2013 was a great year for MercatorNet, with lots of great content and sparkling writing. Share this selection of the best and most popular articles with your friends. Reread your old favourites. Leave some comments.  


The genius of Chesterton  
A comprehensive new biography of the brilliant controversialist will delight fans and instruct the sceptical.  
By Zac Alstin

Harvard Munch: when liberty becomes bondage  
One hundred and fifty years after J S Mill’s famous book on Utilitarianism, the heirs of his philosophy are embracing nihilism.  
By Michael Cook

Exposing scientism  
C.S. Lewis foresaw that science would be manipulated at the expense of humanity, says the editor of a new collection of essays about him.  
By John G. West

Safety in social media comes down to lifestyles  
The quality of family relationships is a key to safety on social networking sites, according to new research from Europe.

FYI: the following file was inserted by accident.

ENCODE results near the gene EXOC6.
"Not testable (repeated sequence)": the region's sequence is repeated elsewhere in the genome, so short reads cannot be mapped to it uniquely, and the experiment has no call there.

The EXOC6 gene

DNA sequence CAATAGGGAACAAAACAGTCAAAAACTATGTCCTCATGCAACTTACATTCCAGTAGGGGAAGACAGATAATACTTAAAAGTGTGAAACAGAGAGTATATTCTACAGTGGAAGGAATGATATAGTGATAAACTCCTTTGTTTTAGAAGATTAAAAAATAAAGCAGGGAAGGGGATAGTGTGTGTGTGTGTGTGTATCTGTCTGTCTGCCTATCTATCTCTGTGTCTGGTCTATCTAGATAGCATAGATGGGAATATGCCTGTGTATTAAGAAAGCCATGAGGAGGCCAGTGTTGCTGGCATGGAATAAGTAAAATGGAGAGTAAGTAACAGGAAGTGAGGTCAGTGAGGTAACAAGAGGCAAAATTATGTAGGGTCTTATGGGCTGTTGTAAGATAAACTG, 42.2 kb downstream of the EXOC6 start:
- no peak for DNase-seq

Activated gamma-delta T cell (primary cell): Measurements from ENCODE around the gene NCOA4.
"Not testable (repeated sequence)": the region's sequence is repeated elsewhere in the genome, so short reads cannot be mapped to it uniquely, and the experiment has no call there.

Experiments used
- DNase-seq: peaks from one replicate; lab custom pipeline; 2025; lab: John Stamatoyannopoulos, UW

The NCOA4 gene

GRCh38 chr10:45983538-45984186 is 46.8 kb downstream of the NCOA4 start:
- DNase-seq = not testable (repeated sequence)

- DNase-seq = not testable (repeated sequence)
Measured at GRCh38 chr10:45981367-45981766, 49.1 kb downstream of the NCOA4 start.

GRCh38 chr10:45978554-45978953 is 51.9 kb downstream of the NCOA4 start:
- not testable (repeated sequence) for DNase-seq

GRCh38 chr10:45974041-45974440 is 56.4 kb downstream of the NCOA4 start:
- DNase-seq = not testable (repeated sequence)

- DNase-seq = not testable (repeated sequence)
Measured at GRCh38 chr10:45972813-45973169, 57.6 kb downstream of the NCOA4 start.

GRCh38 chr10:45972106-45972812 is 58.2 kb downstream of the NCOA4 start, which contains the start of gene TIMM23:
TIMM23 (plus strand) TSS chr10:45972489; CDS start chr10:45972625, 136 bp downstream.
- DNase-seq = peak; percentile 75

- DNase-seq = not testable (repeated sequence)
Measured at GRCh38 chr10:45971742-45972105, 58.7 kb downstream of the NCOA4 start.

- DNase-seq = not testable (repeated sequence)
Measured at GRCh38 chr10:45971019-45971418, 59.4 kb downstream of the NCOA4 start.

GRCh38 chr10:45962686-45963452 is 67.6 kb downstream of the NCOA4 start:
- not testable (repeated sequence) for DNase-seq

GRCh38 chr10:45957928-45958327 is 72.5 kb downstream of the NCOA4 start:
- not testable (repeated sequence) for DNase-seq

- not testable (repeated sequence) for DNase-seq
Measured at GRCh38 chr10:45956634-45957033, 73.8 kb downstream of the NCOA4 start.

By Reynaldo Rivera


“Wadjda” – a breakthrough for Saudi women  
The first feature movie made in Saudi Arabia breaks new ground in other ways also.  
By Mary O’Neill Le Rumeur

The guilty silence that killed Reeva Steenkamp  
Why does no one mention the most obvious thing that put Oscar Pistorius’ girlfriend in harm’s way?  
By Carolyn Moynihan

How my mother died  
A mentally-ill Belgian woman sought euthanasia to escape her problems. The doctors told her, sure, why not?  
By Tom Mortier

Working abroad, supporting the family at home